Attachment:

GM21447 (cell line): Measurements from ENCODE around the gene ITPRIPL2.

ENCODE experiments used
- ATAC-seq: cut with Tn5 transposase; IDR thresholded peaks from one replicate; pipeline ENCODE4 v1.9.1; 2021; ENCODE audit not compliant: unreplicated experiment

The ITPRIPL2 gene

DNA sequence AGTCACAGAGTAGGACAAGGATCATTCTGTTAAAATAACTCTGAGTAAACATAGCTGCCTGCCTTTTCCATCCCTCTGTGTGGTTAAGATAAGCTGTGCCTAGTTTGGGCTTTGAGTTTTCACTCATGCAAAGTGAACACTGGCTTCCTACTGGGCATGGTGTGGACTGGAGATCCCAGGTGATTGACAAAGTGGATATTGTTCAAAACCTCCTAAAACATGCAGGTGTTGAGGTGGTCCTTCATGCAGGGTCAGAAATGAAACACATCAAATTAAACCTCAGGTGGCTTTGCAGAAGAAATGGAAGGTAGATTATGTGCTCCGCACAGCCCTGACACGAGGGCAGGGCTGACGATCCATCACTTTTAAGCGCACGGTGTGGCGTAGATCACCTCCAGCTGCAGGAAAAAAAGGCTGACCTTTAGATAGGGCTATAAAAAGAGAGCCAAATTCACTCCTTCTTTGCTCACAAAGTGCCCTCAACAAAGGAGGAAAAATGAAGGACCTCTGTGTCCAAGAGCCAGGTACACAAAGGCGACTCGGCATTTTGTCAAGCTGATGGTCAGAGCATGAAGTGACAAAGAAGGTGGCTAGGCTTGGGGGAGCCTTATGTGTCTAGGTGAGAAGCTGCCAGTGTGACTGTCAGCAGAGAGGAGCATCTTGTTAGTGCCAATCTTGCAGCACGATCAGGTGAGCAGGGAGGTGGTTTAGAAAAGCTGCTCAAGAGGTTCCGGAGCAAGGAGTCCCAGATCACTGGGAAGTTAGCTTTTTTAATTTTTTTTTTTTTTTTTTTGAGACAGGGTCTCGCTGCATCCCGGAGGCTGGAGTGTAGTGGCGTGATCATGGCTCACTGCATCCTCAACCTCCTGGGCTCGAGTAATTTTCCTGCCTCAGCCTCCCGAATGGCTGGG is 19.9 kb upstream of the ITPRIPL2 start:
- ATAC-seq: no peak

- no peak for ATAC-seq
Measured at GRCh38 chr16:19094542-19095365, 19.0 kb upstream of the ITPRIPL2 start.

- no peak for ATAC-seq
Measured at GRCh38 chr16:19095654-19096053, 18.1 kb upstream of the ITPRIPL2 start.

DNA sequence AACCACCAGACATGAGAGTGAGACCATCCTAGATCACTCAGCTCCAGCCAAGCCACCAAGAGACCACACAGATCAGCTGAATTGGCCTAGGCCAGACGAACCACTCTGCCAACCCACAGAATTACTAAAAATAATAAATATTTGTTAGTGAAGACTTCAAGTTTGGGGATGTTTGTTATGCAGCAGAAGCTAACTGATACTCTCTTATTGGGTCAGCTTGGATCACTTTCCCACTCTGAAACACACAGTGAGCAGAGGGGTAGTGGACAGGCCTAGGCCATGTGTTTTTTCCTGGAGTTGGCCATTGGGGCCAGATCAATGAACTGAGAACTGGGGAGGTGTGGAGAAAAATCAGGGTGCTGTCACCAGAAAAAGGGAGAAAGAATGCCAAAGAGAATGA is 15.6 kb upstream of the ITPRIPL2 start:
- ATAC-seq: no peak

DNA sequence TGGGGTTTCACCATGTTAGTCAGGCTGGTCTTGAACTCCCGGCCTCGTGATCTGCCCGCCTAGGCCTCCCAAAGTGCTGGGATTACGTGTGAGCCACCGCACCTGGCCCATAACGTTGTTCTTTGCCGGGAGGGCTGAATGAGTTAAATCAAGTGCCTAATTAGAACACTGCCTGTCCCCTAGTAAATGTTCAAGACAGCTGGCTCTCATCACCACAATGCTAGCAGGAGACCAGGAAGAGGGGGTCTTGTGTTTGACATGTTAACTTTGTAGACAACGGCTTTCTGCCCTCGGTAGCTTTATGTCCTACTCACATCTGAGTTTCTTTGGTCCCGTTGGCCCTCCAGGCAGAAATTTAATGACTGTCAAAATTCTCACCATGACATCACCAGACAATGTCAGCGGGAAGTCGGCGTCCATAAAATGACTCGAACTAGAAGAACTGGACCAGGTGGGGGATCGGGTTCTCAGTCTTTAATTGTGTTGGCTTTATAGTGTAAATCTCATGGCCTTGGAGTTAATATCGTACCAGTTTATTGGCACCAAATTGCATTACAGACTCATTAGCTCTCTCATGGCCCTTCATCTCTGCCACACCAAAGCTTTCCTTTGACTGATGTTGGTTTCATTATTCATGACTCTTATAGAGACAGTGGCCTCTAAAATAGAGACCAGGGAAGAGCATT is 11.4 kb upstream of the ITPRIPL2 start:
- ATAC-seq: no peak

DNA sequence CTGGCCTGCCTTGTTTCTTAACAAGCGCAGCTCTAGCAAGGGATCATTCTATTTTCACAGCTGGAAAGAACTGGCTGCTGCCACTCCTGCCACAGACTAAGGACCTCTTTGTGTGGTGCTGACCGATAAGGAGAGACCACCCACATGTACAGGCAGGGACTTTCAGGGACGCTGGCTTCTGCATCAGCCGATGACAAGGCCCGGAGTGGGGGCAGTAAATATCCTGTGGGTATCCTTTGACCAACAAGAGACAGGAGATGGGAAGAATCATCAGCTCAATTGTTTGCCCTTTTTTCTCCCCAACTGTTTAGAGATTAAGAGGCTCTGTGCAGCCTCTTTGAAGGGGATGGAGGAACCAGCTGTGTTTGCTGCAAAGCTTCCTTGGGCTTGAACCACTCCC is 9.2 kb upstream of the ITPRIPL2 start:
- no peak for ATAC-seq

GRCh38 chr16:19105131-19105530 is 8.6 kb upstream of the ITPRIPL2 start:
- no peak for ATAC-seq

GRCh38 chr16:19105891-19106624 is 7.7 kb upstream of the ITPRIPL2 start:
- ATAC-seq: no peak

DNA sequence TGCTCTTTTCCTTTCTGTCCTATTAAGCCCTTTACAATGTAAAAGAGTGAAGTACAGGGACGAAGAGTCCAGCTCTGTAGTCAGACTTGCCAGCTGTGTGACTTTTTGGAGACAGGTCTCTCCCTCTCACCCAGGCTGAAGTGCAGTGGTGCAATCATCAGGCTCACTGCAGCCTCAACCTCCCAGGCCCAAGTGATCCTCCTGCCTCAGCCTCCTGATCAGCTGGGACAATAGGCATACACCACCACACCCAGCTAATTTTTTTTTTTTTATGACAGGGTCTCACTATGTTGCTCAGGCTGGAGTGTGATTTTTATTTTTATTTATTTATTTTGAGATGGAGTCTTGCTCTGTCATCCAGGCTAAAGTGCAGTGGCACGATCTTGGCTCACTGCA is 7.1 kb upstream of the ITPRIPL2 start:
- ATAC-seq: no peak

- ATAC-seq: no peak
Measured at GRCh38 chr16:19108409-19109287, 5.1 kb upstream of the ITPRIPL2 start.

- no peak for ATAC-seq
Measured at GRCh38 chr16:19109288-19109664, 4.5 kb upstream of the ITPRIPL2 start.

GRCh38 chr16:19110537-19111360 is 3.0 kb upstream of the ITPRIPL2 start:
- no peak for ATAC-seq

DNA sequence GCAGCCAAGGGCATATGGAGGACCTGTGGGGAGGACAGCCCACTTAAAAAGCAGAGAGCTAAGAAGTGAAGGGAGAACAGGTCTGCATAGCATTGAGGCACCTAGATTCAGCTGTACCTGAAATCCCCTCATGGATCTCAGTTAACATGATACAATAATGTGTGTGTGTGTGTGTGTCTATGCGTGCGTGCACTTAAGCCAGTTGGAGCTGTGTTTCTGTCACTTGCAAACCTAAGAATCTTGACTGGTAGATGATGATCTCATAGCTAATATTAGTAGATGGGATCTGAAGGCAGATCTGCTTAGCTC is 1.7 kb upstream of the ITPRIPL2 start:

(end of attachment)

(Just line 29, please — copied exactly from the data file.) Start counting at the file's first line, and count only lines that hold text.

DNA sequence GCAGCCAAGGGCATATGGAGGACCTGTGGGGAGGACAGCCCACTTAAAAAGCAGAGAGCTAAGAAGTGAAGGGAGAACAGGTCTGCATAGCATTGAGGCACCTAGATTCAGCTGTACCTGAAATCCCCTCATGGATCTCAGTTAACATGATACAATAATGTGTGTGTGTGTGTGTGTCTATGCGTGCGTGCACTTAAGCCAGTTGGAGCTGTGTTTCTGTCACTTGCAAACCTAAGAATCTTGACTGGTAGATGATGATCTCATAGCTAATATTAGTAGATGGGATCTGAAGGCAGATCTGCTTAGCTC is 1.7 kb upstream of the ITPRIPL2 start: